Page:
Yoga Spinal Twist for Back Pain

You probably already know that yoga is increasingly being used to help with neck and back pain. And you may also be aware that even so, doing yoga can lead to an injury.

A woman in the supine position twists her spine by bringing her knees to one side.
cirkoglu / Shutterstock

A 2015 study published in the International Journal of Yoga says that: the risk of injury while doing yoga poses varies according to where and with whom you practice yoga. With some types of yoga — for example, Iyengar — teachers are trained to work with students who are injured or have health problems.

The key to using yoga safely, the study authors say, is for the teacher to recognize (and communicate) when the student is ready for each individual asana (pose) and for students to not to work beyond their readiness. It's also important, the authors say, to work in an "optimum" position, which is not a maximal position.

One yoga pose, in particular, that may spell trouble to your back is a spinal twist. Twisting the spine can be very relieving but it is also associated with the risk for herniated disc, sacroiliac instability, and other injuries.

If you're de-conditioned and/or you have back problems, you may want to either skip twisted poses or limit yourself to the easiest version possible. Most of the time, this will be the supine spinal twist.

It's also a good idea to ask your healthcare professionals if doing a twisting motion is appropriate for you. Some conditions might be worsened when mechanical stress in the diagonal direction (such as a twisting motion provides) affects the spine.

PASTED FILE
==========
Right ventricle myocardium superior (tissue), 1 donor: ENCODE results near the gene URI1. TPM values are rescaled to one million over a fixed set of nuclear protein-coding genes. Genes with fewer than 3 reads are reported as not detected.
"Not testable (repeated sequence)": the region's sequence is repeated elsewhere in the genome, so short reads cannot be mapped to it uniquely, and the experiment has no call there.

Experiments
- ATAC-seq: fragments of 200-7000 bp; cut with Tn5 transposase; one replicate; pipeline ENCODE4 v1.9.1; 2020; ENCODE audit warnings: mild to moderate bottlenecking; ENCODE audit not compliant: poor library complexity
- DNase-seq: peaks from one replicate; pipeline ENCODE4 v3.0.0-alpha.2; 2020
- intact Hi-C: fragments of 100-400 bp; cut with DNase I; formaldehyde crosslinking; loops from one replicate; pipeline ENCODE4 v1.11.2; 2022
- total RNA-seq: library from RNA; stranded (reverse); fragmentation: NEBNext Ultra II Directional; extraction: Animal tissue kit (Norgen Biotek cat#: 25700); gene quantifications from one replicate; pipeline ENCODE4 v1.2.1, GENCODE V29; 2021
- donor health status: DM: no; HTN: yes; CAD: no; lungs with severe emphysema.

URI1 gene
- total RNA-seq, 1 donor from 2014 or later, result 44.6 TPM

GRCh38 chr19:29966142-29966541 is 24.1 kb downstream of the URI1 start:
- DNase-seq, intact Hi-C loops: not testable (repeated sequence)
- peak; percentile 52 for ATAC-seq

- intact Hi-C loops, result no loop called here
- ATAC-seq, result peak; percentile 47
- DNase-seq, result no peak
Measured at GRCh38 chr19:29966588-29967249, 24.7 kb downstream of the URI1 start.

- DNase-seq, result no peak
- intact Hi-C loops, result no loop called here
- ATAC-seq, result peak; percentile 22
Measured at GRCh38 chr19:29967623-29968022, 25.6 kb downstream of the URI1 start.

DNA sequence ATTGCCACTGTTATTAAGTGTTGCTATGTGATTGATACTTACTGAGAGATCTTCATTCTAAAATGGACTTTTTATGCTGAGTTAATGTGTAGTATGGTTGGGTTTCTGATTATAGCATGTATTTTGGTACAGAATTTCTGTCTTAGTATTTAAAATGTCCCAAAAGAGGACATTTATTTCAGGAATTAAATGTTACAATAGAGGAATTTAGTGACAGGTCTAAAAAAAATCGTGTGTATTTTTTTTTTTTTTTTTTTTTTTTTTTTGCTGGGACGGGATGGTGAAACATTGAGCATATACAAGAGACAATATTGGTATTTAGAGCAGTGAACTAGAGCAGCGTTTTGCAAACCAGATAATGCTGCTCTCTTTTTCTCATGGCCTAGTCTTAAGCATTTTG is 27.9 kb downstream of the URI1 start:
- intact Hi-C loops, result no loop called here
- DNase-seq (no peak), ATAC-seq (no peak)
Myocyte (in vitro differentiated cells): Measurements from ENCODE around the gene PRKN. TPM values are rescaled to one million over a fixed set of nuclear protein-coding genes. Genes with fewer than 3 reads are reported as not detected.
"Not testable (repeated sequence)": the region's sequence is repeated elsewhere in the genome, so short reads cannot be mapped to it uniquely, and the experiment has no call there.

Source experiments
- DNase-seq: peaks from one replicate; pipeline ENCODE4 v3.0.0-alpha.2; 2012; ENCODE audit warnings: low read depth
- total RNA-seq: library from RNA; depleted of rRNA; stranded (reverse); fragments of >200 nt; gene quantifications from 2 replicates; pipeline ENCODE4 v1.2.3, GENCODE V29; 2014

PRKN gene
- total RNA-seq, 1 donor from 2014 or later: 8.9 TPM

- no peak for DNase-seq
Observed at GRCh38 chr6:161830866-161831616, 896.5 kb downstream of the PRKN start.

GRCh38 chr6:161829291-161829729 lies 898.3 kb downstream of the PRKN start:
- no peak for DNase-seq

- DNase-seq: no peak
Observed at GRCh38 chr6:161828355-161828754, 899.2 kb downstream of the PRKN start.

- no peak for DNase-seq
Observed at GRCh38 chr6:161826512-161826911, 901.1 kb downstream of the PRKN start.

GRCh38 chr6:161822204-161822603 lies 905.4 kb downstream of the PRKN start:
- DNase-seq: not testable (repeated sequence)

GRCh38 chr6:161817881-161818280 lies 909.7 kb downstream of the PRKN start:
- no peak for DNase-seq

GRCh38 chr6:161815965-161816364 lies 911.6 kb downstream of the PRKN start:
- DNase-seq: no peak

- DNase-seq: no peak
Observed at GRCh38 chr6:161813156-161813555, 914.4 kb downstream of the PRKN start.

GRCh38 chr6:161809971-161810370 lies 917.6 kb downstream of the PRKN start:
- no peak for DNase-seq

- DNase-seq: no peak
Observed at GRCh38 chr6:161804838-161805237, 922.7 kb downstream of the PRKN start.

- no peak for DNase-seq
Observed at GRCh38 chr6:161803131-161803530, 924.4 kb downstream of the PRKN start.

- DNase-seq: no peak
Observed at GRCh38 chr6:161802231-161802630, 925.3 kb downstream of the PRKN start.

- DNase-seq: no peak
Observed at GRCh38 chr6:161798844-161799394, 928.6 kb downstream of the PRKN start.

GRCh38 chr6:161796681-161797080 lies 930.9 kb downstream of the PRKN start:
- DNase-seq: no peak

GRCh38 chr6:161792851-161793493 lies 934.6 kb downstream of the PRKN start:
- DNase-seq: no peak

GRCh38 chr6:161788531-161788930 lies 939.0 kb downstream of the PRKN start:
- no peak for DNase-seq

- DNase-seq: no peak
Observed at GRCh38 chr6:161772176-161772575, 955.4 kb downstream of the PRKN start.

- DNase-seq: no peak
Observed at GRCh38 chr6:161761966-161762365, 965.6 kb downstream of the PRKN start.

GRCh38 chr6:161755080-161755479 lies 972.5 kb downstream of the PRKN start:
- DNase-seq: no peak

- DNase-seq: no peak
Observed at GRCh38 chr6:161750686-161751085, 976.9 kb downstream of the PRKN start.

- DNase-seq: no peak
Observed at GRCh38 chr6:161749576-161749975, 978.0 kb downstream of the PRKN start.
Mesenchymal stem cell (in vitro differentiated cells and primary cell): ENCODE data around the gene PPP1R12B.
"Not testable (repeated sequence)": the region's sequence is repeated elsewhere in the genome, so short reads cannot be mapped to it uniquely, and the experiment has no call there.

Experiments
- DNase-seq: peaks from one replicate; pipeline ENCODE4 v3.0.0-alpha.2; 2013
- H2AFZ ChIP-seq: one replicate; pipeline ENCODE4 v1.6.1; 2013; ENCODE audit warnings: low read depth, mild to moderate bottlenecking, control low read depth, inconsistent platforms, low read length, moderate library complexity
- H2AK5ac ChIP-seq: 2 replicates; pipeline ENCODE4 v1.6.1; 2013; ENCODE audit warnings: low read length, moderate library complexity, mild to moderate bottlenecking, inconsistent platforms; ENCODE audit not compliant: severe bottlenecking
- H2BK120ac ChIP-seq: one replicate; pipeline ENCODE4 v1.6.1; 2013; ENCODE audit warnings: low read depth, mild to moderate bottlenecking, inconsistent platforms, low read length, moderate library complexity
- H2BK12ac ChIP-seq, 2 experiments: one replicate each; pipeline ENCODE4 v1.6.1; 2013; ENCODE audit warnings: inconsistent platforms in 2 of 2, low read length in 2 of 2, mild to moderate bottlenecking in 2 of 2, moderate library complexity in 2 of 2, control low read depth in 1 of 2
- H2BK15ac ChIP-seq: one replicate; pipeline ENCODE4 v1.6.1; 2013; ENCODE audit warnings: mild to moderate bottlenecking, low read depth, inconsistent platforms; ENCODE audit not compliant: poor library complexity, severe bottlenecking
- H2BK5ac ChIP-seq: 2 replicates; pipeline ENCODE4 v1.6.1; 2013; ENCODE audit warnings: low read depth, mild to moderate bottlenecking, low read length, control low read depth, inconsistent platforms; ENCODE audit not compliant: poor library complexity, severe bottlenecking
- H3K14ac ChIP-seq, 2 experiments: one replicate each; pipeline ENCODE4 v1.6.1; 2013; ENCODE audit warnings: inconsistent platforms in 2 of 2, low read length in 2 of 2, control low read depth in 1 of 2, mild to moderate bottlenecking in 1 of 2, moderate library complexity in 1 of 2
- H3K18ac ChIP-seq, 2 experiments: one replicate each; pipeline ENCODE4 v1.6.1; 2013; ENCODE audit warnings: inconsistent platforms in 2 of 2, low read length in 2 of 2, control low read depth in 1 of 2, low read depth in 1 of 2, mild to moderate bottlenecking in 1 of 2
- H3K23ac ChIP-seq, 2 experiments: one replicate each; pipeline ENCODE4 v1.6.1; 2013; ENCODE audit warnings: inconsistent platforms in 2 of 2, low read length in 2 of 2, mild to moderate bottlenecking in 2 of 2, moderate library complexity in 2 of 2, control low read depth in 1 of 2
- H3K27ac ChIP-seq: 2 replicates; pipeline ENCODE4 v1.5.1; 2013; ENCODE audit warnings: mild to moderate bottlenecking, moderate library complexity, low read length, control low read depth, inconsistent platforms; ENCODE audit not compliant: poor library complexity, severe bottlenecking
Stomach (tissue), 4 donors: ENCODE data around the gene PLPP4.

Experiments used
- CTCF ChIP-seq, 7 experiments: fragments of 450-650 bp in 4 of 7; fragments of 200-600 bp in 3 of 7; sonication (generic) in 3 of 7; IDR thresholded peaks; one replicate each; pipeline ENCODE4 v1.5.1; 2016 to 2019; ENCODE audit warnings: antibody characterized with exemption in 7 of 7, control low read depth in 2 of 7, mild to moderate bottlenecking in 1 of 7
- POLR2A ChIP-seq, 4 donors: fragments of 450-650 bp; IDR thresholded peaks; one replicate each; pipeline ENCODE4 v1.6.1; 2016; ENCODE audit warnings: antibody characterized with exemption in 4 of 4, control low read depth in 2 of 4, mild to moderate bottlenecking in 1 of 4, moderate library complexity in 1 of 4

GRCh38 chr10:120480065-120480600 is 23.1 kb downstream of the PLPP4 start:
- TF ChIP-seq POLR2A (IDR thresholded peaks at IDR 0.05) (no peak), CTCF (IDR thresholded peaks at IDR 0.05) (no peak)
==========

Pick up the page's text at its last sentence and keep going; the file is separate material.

Supine Spinal Twist

The supine spinal twist is a rotation of the spine while lying on your back (supine refers to an on your back position). The rotation (aka, the twisting action) happens mainly at your waist, but can also be felt in areas above and below.

Starting with your knees bent, your feet flat on the floor, and your shoulders also flat on the floor, the knees are brought up, bent and then crossed over the trunk to one side. You can take your knees all the way down to the floor, but if that proves too difficult on your back, going part way is fine, too. You can even put blankets and pillows where your knees land for support.


  1. To keep your back safe, approach the pose gently.
  2. Do not force yourself into the position. Slip into the pose as your body allows you.
  3. As you bring your knees over to the side, stay aware of how your back feels. Go easier or stop if there is pain. If you feel a sharp pain, stop immediately. 

Something to think about while you are in the pose is that the relationship between your shoulders and hips are connected through your spine. To finesse the pose, consider the following:

  1. Keeping your shoulders open and wide, try to relax them as much as you can, and let the effect of that ripple down your spine.
  2. As you exhale, allow the tension in the front of your abdominal region to melt away; allow that area to become empty. This will engage more of your oblique abdominals, which are the muscles responsible for the movement of a spinal twist.
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By Anne Asher, CPT
Anne Asher, ACE-certified personal trainer, health coach, and orthopedic exercise specialist, is a back and neck pain expert.